Want to bake delicious, gut-friendly sourdough bread that would make your grandma proud? You can! Our goal is to give you the tools that you need to become a rockstar chef. Baking sourdough bread is fun, and although it can be challenging at first, the reward of a freshly baked, nutritious and delicious loaf of bread is well worth it.
Start with simple recipes and follow our guidelines for taking care of your white and whole wheat sourdough starter. Remember that baking with sourdough is an art form; all flour, baking environments, and ferments are unique. Use your chef’s intuition and best judgement to ultimately decide what your starter needs, and have fun with it!
To refresh your rye sourdough starter:
Take your starter out of the fridge. Take 25 grams ( 1 big tbsp) of sourdough starter and put it into a new jar. Put the discarded sourdough starter back in the fridge with a loose lid so it can breathe and use it for recipes that do not require a significant natural rise, like waffles, pancakes, and green onion cakes.
Add 90 g (100 ml) of water to the new jar and whisk together until no clumps remain.
Add 100 g (about ¾ cup) of rye flour to the jar and mix until no clumps remain. It will be a stiff batter.
Cover the jar with a clean cloth, new coffee filter, or beeswax wrap. Place the jar somewhere that stays consistently around 21 c. Your starter will be ready for baking when you can see gas bubbles from the side of the jar and it smells sweet (this will take about 7 hours or more). If you are not baking, put the starter back in the fridge when the fermentation is at its peak.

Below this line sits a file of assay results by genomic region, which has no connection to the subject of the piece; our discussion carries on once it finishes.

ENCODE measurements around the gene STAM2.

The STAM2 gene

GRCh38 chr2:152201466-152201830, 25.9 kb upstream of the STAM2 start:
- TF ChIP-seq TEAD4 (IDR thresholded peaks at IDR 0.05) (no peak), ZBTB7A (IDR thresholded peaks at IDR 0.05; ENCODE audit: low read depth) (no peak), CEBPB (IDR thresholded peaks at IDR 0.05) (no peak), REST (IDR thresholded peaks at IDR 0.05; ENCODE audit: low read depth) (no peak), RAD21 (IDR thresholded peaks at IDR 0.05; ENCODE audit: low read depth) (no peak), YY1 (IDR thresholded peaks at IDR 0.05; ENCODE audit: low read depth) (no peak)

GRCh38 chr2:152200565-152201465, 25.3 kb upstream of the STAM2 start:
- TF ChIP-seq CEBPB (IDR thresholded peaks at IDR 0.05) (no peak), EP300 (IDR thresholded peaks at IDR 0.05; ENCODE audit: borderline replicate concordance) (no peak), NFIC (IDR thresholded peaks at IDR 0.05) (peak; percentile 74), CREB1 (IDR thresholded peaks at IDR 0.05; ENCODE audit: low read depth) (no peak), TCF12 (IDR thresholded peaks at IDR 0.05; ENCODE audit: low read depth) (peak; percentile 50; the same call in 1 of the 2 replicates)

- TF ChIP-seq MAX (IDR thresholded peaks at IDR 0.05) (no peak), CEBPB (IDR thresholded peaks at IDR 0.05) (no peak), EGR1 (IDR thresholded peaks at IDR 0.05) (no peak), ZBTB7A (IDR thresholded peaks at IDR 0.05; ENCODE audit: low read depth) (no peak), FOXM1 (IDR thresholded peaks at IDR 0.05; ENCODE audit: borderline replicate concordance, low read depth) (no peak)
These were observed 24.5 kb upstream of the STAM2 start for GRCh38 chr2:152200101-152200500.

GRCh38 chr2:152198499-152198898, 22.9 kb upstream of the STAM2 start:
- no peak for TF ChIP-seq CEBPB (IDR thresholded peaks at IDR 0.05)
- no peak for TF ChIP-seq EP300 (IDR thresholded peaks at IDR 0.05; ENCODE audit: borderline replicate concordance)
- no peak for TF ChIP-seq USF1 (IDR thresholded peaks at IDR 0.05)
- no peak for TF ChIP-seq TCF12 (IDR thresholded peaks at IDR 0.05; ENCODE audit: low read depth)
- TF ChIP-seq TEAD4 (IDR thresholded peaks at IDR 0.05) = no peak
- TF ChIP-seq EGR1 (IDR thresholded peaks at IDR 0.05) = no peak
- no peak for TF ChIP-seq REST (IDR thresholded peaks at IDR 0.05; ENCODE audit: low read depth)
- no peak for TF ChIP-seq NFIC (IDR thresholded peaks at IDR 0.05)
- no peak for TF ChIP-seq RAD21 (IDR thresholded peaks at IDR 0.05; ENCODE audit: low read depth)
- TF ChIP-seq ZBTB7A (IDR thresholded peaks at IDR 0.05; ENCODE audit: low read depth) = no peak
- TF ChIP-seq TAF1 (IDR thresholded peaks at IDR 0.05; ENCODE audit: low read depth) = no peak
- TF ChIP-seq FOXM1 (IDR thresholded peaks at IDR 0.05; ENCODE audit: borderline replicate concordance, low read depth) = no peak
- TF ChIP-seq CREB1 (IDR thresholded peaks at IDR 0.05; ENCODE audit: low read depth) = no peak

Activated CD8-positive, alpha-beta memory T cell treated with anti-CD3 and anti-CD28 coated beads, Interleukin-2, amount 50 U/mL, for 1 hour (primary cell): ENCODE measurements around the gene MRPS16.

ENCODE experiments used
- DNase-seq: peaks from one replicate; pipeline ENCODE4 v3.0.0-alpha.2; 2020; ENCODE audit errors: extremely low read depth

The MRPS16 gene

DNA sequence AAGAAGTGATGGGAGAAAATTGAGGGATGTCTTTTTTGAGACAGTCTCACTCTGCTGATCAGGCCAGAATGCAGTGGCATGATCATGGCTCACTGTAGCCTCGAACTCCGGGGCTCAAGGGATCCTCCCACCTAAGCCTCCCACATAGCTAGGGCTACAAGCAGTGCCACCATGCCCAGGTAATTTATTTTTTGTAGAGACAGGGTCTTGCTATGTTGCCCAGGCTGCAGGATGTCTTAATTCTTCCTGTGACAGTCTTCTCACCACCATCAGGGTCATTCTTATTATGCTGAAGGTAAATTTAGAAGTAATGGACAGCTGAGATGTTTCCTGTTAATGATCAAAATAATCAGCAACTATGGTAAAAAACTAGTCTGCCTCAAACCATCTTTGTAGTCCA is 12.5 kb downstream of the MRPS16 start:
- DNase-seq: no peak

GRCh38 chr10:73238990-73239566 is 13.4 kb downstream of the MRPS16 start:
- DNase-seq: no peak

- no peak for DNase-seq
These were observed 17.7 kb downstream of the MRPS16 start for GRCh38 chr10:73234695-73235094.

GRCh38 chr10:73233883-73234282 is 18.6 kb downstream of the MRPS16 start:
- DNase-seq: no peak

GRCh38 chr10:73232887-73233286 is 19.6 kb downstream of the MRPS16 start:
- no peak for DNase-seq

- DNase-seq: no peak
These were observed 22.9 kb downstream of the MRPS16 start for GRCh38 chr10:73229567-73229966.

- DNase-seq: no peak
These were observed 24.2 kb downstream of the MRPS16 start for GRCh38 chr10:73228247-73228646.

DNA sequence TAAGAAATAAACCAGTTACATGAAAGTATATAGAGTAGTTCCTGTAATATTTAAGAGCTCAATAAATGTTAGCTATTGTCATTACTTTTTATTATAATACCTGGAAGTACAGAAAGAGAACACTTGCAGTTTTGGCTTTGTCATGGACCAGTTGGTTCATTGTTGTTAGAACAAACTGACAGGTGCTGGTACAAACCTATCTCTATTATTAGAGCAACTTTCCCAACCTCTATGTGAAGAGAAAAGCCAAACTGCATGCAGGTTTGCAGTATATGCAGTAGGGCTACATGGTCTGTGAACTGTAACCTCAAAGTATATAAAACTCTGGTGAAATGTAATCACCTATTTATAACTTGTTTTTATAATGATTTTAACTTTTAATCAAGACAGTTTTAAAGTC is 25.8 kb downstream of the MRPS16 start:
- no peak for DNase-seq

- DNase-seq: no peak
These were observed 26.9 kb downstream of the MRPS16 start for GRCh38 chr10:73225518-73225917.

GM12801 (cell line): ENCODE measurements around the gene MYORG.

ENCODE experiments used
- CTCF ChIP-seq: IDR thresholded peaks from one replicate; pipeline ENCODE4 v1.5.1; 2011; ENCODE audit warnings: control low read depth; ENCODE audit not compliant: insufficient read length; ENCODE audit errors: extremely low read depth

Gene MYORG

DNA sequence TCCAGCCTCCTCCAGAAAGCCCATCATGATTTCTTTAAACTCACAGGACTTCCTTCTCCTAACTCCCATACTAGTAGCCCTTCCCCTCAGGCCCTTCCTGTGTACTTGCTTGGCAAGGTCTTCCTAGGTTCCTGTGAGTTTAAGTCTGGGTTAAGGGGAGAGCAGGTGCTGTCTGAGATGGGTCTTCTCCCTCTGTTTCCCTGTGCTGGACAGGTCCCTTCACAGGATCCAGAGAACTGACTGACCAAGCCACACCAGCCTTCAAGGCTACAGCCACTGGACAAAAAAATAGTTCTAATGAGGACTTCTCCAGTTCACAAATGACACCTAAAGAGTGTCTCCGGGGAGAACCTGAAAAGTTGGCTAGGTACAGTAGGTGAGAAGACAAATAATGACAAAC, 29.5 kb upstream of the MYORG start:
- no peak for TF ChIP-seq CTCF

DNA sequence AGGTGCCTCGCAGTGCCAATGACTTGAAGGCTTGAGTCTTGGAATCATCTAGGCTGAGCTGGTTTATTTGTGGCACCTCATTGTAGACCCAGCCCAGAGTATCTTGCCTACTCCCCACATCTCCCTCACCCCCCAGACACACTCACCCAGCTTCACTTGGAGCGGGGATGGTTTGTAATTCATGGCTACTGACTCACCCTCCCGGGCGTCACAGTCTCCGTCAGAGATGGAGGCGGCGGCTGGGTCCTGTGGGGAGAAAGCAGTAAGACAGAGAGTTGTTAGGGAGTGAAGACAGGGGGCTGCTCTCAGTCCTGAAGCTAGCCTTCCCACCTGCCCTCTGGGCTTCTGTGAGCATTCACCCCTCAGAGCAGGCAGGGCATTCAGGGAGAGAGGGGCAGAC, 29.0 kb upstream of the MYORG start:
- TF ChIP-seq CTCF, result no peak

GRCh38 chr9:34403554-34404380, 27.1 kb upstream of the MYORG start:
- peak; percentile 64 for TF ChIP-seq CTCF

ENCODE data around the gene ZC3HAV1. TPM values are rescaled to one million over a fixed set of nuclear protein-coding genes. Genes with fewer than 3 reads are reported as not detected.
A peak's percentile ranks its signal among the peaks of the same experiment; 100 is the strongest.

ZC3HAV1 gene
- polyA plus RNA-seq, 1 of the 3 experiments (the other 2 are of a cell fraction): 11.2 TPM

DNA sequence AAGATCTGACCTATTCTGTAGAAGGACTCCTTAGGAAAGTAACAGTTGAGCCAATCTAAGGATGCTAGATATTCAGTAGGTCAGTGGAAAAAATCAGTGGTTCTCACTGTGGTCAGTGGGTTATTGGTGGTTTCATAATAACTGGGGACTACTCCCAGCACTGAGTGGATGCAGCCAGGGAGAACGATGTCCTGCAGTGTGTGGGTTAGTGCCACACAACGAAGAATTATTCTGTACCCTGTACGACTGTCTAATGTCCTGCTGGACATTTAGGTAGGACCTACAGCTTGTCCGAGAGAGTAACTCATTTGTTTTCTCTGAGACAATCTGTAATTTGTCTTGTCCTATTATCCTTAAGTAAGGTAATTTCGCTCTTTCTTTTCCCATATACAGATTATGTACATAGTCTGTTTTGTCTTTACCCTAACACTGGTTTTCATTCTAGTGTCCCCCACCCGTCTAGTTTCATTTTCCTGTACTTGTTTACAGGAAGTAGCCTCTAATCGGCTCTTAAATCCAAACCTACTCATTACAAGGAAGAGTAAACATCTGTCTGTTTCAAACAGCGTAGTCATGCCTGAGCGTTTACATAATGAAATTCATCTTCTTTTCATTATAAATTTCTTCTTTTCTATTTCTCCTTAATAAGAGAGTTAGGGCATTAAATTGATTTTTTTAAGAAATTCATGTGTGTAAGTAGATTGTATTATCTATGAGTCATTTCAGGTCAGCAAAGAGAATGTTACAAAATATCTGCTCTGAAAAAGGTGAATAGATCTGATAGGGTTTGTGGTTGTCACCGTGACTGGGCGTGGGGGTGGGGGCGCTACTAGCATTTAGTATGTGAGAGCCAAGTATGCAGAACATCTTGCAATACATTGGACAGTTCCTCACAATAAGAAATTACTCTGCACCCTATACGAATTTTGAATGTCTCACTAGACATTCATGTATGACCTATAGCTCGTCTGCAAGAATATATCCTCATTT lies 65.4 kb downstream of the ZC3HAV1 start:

- The starter can live in the fridge while you are not using it, but it should be refreshed twice a week, even if you aren’t baking. It will be ready for a feeding when it looks overly deflated, smells sour and/ or develops a hooch (liquid on top). The hooch is harmless, just pour it off before feeding it
- Because this is a rye starter, it is best to feed it rye flour.
- If you want to speed up fermentation when you feed the starter (for instance if you want to use it to bake sooner), take the starter out of the fridge a few hours before you feed it to let it warm up. You can also use warm water (between 21-30c) to feed your starter.
- You can save your discarded starter to make waffles, pancakes, green onion cakes,or other items that do not require a significant natural rise. Simply keep the older starter refrigerated and either use it within the week or feed it equal parts by weight of flour/water (around 60 g flour/60 g water) to keep it alive until you use it up. Aim for feeding the starter about ⅓ of its volume.
- All flour, baking environments, and sourdough are unique; use your best judgement and intuition to ultimately decide what your starter needs
For those of you who want to master the art of sourdough, I recommend the book The Sourdough School by Vanessa Kimbell.
Happy Baking Chef!